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Professor Dr. Dr. h.c. C.F. Gethmann

Institut für Philosophie
Stichwort: Kongress 2008
Universität Duisburg-Essen
Universitätsstr. 12
45117 Essen

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Markus Eronen, M.A. (Osnabrück)
How to explain the brain? Metascientific reductionism vs. mechanistic explanation


I will compare and critisize two recent approaches to explanation and reduction in neuroscience: John Bickle’s ”ruthless” metascientific reductionism and Carl Craver’s mechanistic explanation. Both authors base their approach on actual scientific practice and appeal to the case of LTP (Long Term Potentiation) and memory consolidation for support, but the conclusions they draw are completely different: for Bickle it is ”ruthless reductionism”, for Craver multilevel mechanistic explanations. In the end, I will present my own approach, which is a kind of a middle way between the two positions.

The main idea of Bickle’s metascientific reductionism is that instead of imposing philosophical intuitions on what reduction has to be, we should examine scientific case studies to understand reduction. The reductionist methodology that thus emerges has two parts: (1) intervene causally into cellular or molecular pathways, (2) track statistically significant differences in the behavior of the animals. When this strategy is successful and a mind-to-molecules linkage has been forged, a reduction has been established.

According to Bickle, the case of LTP and memory consolidation is a paradigm example of an accomplished psychoneural reduction. He argues that the cellular and molecular mechanisms of LTP explain memory consolidation directly, setting aside psychological, cognitive-neuroscientific, etc., levels. What makes Bickle’s analysis ”ruthlessly” reductive is the claim that psychological explanations lose their initial status as causally-mechanistically explanatory when the cellular and molecular explanations are complete. He argues that accomplished lower-level mechanistic explanations absolve us of the need in science to talk causally or investigate further at higher levels.

Craver’s analysis is quite different: he sees LTP as a multilevel mechanism. What sets Craver’s position in direct opposition to metascientific reductionism is the thesis of causal and explanatory relevance of nonfundamental things. That is, he argues that there is no fundamental level of explanation, and that entities of higher levels can have causal and explanatory relevance. This is clearly in sharp contrast to Bickle’s view.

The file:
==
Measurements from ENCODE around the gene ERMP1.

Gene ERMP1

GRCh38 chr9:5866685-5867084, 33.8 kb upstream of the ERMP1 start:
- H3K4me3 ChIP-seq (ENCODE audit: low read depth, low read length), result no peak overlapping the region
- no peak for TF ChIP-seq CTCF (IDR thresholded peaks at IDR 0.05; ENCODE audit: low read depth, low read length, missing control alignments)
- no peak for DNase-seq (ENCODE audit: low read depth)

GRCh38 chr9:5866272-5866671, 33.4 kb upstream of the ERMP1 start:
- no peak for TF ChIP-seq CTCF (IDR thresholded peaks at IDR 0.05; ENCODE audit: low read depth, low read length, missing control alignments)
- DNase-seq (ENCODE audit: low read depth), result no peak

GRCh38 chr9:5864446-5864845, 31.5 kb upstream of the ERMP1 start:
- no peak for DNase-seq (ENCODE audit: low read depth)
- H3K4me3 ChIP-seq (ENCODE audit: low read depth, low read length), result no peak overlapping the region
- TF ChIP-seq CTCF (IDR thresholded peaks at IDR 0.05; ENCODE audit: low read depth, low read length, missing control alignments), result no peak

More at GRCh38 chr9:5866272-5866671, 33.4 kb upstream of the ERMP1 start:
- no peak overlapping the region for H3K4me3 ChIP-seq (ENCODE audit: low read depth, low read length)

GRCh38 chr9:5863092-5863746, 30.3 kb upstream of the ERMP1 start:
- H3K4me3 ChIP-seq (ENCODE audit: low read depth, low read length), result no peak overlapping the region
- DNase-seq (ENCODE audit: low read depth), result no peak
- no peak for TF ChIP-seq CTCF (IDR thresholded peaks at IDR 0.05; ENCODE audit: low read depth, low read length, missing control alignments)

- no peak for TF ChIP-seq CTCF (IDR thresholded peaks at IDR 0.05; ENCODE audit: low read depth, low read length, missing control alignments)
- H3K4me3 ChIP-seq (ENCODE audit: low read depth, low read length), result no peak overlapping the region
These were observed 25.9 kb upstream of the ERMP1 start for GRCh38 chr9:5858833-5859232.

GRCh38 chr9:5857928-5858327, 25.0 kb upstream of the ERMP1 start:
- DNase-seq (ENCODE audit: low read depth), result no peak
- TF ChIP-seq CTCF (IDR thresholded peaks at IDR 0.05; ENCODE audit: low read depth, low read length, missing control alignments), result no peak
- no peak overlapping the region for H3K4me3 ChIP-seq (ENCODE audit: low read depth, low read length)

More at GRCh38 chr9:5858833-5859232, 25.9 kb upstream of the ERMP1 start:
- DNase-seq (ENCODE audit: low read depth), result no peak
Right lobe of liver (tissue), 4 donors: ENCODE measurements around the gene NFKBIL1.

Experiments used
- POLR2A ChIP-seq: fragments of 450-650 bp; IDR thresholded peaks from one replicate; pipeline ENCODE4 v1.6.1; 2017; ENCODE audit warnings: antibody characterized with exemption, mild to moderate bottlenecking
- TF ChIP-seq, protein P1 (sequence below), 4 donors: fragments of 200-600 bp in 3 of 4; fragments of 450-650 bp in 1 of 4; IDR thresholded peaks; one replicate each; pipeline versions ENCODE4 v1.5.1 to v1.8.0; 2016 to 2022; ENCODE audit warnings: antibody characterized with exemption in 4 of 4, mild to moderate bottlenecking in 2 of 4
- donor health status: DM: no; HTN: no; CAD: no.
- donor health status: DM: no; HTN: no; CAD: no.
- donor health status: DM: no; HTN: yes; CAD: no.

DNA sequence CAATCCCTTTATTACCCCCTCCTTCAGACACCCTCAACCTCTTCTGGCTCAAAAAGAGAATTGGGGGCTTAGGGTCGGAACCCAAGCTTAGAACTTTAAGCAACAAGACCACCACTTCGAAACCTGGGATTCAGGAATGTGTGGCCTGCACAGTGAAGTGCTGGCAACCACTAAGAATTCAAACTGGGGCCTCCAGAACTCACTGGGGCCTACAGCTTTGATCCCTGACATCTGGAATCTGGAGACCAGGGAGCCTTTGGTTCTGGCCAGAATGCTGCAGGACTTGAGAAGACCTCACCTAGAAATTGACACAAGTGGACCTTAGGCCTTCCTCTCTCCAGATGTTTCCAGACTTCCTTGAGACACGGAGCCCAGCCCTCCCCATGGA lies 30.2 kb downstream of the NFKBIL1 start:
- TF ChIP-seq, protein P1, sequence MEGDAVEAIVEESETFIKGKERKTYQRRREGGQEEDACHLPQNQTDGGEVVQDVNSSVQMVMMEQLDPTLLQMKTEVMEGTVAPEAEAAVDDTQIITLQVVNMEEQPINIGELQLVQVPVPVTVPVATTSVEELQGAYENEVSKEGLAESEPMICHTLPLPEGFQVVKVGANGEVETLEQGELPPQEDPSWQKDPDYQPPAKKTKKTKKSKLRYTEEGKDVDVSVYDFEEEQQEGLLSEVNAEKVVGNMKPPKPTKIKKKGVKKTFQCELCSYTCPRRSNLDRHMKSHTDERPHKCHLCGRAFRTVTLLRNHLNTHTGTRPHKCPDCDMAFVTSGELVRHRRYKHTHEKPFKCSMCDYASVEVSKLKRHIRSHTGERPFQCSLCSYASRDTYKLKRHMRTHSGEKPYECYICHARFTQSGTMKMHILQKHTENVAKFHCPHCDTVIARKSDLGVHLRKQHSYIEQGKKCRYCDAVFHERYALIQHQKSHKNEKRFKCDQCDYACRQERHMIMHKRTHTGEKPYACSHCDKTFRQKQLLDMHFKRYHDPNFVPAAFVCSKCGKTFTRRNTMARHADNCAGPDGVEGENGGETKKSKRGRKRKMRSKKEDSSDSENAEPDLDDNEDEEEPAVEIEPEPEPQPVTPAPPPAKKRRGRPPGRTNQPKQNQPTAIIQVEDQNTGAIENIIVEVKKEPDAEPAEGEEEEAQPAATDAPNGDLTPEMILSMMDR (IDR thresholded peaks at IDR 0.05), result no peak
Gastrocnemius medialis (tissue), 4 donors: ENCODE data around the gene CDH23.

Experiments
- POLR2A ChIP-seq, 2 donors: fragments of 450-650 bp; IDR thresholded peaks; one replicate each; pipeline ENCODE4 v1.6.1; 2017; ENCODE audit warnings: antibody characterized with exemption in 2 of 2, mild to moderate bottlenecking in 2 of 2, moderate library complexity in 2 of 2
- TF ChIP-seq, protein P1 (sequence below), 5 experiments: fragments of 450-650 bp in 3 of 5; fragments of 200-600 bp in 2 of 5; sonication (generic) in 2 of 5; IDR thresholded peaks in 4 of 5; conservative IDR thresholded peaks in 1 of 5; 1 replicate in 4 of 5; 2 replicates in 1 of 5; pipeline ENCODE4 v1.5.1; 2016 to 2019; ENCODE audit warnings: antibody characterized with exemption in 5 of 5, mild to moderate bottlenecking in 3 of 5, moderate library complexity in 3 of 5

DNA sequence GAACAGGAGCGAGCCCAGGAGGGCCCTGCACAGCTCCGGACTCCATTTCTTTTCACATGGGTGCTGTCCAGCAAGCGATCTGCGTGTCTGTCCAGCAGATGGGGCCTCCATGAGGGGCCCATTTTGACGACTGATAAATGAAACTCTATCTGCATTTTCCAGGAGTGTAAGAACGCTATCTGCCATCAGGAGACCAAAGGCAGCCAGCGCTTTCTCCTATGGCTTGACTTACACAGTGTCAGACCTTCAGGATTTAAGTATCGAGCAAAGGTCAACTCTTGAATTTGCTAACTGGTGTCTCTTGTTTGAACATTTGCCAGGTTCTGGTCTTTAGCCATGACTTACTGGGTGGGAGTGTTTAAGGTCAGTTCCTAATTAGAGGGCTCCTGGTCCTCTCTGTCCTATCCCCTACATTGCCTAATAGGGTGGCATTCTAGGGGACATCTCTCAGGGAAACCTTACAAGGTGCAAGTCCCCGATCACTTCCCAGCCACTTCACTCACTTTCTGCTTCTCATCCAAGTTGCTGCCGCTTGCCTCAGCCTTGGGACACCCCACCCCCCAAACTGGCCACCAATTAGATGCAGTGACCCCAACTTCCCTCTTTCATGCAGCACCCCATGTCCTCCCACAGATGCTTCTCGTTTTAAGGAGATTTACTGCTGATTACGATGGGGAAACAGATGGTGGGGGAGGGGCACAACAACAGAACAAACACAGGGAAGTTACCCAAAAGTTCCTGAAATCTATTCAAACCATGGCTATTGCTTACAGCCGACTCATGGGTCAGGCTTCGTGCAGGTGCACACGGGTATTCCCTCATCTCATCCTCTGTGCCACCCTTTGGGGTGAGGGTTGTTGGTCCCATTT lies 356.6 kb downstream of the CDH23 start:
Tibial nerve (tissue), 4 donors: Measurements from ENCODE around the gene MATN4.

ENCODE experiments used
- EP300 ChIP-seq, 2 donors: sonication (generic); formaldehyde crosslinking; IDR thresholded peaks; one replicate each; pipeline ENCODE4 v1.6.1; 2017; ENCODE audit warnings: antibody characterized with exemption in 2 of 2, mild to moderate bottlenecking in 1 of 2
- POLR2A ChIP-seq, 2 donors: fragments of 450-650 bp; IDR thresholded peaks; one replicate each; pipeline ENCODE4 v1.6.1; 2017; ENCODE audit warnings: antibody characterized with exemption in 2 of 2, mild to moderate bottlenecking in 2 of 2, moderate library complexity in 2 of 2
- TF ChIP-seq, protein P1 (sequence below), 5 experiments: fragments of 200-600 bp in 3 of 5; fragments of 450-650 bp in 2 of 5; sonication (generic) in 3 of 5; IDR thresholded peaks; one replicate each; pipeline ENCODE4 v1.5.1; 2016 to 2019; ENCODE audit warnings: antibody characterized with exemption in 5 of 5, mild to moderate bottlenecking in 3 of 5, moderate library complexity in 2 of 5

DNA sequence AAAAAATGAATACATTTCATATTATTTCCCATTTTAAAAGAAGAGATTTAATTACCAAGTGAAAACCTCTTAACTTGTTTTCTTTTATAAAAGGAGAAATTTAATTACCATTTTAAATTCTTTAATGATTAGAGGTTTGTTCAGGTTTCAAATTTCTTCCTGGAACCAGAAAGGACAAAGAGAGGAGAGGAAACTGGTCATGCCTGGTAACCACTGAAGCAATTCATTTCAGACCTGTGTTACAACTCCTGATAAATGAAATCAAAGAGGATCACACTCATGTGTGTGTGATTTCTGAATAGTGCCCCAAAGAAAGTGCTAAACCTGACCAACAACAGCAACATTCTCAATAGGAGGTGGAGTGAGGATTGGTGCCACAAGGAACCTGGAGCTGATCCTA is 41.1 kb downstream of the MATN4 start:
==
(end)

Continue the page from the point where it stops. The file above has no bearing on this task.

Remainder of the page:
Craver’s defense of the causal and explanatory relevance of nonfundamental things relies heavily on Woodward’s recent account of causal explanation. According to Woodward, causal explanatory relevance is just a matter of holding of the right sort of pattern of active counterfactual dependence between explanans and explanandum, and invariant generalizations capture these patterns. Invariant generalizations are generalizations that continue to hold under some interventions or changes in their variables and background conditions. Invariance is a matter of degree: the range of interventions under which generalizations hold varies.

If we accept Woodward’s model of causal explanation, we see that Bickle’s claims about higher-level explanations losing their status as causally/mechanically explanatory are unwarranted. It is clear that higher-level explanations that are invariant will continue to be invariant even when cellular and molecular explanations are complete. In this sense, nonfundamental things can have causal and explanatory relevance even when the ”fundamental” cellular and molecular explanations are complete. In order to counter this argument, Bickle could argue that Woodward’s model of causation is insufficient, and that there is a stronger notion of causation that applies to the cellular/molecular level. However, a notion of causation like this does not emerge from scientific evidence, and Bickle is reluctant to provide philosophical arguments for his views.

I believe that Craver and Woodward are right in arguing that higher-level things can be causally explanatory, even when cellular and molecular explanations are complete. However, I think it is also crucially important to emphasize the ways in which lower-level explanations tend to be better than higher-level ones. I will argue that lower-level generalizations in neuroscience are generally more invariant than higher-level ones, and thus provide better or deeper explanations. I will show that also in the case of LTP, the generalizations at the cellular-electrophysiological and molecular levels are generally more invariant than the higher-level generalizations.

This leads to a restricted form of explanatory pluralism, according to which nonfundamental things can have causal explanatory relevance even when lower-level explanations are complete, but lower-level generalizations and explanations tend to be better than higher-level ones.

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